Thailand 2002

Fri Dec 13, 2002

 Bangkok, Bangkok!


Sawat dee khrap!

This issue deals with FAQ - questions asked (or implied) by my readers:

Q: Where do I live?
A: I live in inexpensive guest house in the middle of Bangkok's
backpackers ghetto. For many of my readers the word "ghetto" has obvious
negative connotations, so some explanations are due. Imagine several
city blocks populated exclusively by people under 30 (and mostly over 18)
The Internet cafes are door to door, as well as bars, restaurants and
inexpensive hotels. The party goes on non-stop, it only slows down in
the early morning hours when roosters and screaming cats take over. Of
course, it's nothing like Greenwich Village - first of all it's warmer,
secondly it's cheaper, thirdly there are no roosters in New York. And
finally there is some exotics... What's that? I just was passed by an
elephant who had a blinker attached to its tail... Nice honk too, but no
turn signals.
The hotel itself is a very basic room, but clean like if it's a hospital.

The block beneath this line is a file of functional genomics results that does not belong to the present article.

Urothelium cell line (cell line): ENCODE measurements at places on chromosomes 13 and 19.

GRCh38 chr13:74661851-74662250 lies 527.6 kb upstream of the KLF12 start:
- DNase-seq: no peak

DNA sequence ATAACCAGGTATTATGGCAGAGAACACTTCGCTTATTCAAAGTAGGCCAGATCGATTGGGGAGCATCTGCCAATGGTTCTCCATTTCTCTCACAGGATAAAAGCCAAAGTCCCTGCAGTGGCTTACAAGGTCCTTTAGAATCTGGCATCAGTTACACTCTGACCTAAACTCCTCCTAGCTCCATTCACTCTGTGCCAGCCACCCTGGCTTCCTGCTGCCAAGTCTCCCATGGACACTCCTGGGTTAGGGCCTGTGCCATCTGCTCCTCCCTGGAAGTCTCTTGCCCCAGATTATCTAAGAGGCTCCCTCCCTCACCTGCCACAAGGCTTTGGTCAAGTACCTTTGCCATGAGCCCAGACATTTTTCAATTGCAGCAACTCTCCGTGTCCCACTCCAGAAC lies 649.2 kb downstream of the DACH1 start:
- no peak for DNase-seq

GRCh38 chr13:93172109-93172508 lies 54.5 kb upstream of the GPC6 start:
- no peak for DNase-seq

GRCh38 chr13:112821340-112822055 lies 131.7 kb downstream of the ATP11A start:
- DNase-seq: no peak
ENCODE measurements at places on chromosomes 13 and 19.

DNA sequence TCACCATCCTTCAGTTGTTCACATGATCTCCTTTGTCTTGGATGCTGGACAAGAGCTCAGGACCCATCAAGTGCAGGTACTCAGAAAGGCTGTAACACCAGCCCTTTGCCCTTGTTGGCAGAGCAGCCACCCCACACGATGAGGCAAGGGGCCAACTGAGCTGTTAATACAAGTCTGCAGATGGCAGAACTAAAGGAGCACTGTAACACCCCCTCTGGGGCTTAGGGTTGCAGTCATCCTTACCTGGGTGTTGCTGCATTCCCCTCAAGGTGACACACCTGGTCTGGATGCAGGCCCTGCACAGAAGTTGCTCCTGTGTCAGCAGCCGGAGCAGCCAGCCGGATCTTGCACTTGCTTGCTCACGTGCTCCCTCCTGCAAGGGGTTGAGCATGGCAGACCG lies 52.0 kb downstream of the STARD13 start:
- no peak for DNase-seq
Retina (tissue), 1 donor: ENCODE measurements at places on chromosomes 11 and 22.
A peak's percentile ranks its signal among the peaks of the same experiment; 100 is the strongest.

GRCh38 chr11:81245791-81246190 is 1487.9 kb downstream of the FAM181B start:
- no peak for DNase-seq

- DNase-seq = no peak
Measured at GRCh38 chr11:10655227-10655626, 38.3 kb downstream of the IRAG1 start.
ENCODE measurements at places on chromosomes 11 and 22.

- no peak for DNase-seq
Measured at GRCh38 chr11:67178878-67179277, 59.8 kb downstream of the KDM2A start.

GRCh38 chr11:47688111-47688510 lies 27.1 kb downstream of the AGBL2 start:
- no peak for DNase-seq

Thais are very hygiene-conscious people. Other than that the place has
no character and also offers zero opportunities for socializing. I
hardly see any other tenants. This place was recommended to me by a
friend, and I wonder what was her motive? There are dozens of other
places on the same street that seem to be much more appealing, but they
are already fully booked. On the other hand I am staying in BKK only for
few days - so the lack of socializing doesn't make much difference.
Another nuisance is that my room doesn't have el. outlet where I can
recharge the batteries for my camera - so I might change the hotel for
this reason alone.

Q: What do I eat?
A: There are thousands of improvised cafes on the streets, 1-2 cook run
operations. Food is digestible, very cheap (30-50 cents per course), but
I haven't yet discovered anything as tasty as Thai food in Manhattan. I
tried proper restaurants as well ($1.5-2 per course), but haven't noticed
any difference in quality. On thing that should be mentioned is that
food is very spicy, something that probably makes it safe for western
stomachs. If bacteria can survive in local curries, there could be life
on Venera. So, if you plan to visit Thailand in near future, better
start training you palates now. Oh, apples here are very good and not